The Most Blessed Doughnuts in Town

You haven't tried a true donut until you've tried a thick, stodgy, potato doughnut. Luckily, we know where to find them.

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The first thing I'm told when I set foot in Portland, ME, this week is, "You have to try a potato doughnut."

"What's a potato doughnut?" you might ask? Good question—I have no idea, either. So I make my way, starving, to the center of downtown Portland and find The Holy Donut, the mecca of the potato doughnut. I walk right up, tingling with excitement, and find that it's...closed. I check my watch—only 1 p.m.!—and a kind local passing by takes pity on me and explains that The Holy Donut closes its doors as soon as they sell out. "Better luck next time, kiddo!" (Real quote.)

Picking a flavor is a very serious decision-making process not to be taken lightly.
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Not one to be defeated, I wake up early the next morning and promptly return. But to my growling stomach's dismay, the line is already out the door—so I distract myself by tracking down Leigh Kellis, the owner, and asking for The Holy Donut 101. We pull a few chairs out onto the sidewalk, accompanied by Kellis's young daughter, gooey doughnut in hand, and start from the beginning.

A mouthwatering close-up of the Triple Berry donut.
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A Hole in the Market

Leigh Kellis started making donuts five years ago in her kitchen after an unsatisfied, relentless craving for donuts hit her. While that's a feeling we can probably all relate to, Kellis decided to actually do something about it. "I wanted good donuts," Kellis tells me, "but I couldn't find any that fulfilled the need for good ingredients, good quality, and deliciousness—so I started making them myself." What started with 12 doughnuts a day rapidly grew to a million doughnuts a year, 12 employees, two locations, and a doughnut revolution in Portland, Maine.

"Potato bread is delicious for a reason. Gnocchi is delicious for a reason. Potatoes makes the doughnuts velvety and delicious." –Leigh Kellis

The Holy Donut makes everything from scratch with top quality ingredients. "It's the old-fashioned grandma way, which I think is kind of unusual nowadays," says the Portland native. "Most doughnuts are made in a factory where they use a mix and add water, but we like to do it the artisanal, hand-shaped way. They taste better when they're made with good ingredients, and you feel better about eating them, so it's kind of a win-win situation."

The three donuts I eventually devoured: triple berry, coconut, and sea salt chocolate. Would highly recommend all of them.
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Potato Meets Doughnut

So where did the idea to use potatoes as the base ingredient stem from? "A friend suggested using potato, and I realized it really does make everything better," Kelli says. "Potato bread is delicious for a reason. Gnocchi is delicious for a reason. Potatoes makes the donuts velvety and delicious. We also do a sweet potato donut, which is my favorite, though the sea salt chocolate is probably the most popular."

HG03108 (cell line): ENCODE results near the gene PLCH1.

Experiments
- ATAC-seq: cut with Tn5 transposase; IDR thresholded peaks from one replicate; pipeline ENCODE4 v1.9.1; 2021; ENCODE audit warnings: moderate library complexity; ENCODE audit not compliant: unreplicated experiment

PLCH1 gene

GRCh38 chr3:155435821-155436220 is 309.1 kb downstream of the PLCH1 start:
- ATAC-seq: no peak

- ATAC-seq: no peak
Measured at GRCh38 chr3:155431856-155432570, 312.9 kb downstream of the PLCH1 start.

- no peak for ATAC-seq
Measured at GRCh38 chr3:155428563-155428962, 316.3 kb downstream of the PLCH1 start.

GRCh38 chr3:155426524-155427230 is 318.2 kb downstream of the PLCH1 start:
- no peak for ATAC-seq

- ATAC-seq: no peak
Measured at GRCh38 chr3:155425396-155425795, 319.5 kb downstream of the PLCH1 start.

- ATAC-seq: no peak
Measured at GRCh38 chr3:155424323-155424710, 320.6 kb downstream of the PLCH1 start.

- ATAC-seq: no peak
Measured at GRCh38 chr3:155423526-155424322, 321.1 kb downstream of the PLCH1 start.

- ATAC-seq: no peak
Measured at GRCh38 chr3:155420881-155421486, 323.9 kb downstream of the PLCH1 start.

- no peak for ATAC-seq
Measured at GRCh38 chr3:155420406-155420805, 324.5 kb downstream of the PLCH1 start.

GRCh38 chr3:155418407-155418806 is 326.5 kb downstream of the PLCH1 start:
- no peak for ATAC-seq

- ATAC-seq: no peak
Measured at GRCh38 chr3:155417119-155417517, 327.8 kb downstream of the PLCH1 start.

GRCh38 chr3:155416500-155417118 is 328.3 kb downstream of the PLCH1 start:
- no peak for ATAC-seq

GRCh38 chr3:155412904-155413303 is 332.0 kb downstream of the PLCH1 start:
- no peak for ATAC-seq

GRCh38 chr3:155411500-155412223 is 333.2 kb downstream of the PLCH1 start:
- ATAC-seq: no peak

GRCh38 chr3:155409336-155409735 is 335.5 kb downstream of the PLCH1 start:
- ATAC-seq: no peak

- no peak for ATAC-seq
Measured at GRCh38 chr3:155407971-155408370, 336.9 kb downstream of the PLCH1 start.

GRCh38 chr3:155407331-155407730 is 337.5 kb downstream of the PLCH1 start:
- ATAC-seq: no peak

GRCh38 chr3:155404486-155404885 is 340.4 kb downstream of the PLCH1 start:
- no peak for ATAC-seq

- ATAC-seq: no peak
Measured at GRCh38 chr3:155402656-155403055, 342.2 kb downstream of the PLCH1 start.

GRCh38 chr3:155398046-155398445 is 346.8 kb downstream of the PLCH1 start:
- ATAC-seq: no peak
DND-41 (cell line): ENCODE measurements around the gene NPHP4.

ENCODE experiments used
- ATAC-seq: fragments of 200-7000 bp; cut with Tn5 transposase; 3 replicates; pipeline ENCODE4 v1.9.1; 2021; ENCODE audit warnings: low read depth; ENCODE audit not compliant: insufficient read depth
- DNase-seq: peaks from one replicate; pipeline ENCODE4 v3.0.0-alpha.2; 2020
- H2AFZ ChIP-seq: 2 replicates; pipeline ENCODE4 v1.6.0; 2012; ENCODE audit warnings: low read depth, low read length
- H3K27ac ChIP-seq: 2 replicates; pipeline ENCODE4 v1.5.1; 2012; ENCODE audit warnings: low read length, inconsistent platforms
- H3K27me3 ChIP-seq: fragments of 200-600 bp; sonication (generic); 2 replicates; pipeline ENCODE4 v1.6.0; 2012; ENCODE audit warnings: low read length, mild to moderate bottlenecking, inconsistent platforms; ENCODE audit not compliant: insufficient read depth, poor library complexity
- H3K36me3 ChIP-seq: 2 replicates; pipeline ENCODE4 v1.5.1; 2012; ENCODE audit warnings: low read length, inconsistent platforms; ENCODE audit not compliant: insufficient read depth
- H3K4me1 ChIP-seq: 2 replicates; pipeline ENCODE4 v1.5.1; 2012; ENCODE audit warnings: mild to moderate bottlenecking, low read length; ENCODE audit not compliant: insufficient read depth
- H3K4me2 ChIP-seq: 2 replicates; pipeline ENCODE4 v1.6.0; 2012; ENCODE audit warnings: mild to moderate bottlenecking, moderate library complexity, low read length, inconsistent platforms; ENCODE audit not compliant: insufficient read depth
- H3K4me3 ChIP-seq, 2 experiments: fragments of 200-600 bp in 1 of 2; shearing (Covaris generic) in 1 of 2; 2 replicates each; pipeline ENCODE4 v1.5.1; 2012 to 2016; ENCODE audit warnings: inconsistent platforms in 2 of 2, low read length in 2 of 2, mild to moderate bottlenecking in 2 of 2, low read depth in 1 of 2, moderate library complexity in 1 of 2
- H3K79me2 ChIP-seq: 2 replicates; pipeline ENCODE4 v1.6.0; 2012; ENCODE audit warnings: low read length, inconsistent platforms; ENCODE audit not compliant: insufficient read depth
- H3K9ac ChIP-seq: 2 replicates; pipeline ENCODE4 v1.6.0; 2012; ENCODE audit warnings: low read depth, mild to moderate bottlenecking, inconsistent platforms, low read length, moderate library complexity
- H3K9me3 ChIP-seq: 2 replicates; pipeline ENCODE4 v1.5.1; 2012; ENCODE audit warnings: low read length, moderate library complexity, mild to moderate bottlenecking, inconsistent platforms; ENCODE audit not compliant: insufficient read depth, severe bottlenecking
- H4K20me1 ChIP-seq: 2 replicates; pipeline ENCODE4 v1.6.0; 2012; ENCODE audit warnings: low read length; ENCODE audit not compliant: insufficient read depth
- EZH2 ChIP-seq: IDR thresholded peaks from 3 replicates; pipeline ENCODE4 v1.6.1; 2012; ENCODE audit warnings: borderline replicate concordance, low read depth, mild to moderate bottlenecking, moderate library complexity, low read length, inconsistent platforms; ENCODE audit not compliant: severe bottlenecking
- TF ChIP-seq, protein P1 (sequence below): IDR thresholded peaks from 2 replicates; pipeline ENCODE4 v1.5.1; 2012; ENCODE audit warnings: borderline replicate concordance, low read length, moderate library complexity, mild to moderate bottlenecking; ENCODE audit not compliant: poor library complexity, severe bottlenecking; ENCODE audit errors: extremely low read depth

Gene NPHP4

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Maple bacon, anyone?

"My favorite was the lobster one!" her daughter chimes in, still blithely munching on the aforementioned sea salt chocolate donut as I silently take note that the line has finally died down. "Yes, we made a lobster donut a few years ago just for the heck of it," Kellis laughs. "We took a donut and filled a pocket inside with herbs, butter, and lobster. It was incredible, but not sustainable for mass production. However we still do a bacon cheddar donut that's similar and also ridiculous, filled with crispy bacon and cheddar."

The chai glazed donut is the perfect early morning pick-me-up.

Getting the Numbers Right

I learn from Kellis that there's a lot more that goes into a bakery's day-to-day planning than you might think. "We forecast based on yesterday's sales, the weather, the season, the day of week—everything," Kellis explains. "We have a bunch of crystal ball factors and we try to get it about right, because nobody wants to throw away 15 dozen handmade donuts, and nobody wants to be 15 dozen donuts short at 12:00 o'clock, either. We've had both—it's insanity no matter what."

The Holy Cannoli—The Holy Donut's version of a cannoli, typically made with a ginger glaze and a ricotta filling.
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The Doughnut Success Factor

"Thankfully, donuts works for all demographics, all ages, and all seasons," Kellis says, pointedly looking at the amount of people walking in and out of the doors. "It's a beautiful food that people want all the time. We have a huge influx of people in the summer in this neighborhood, so business boosts a little, but what's better than a coffee and donut on a summer's day?" After greedily sampling the triple berry, the coconut, and the sea salt chocolate potato donuts I can wholeheartedly agree—absolutely nothing.

Learn more about The Holy Donut at theholydonut.com or visit one of their two bakeries in Portland, ME!

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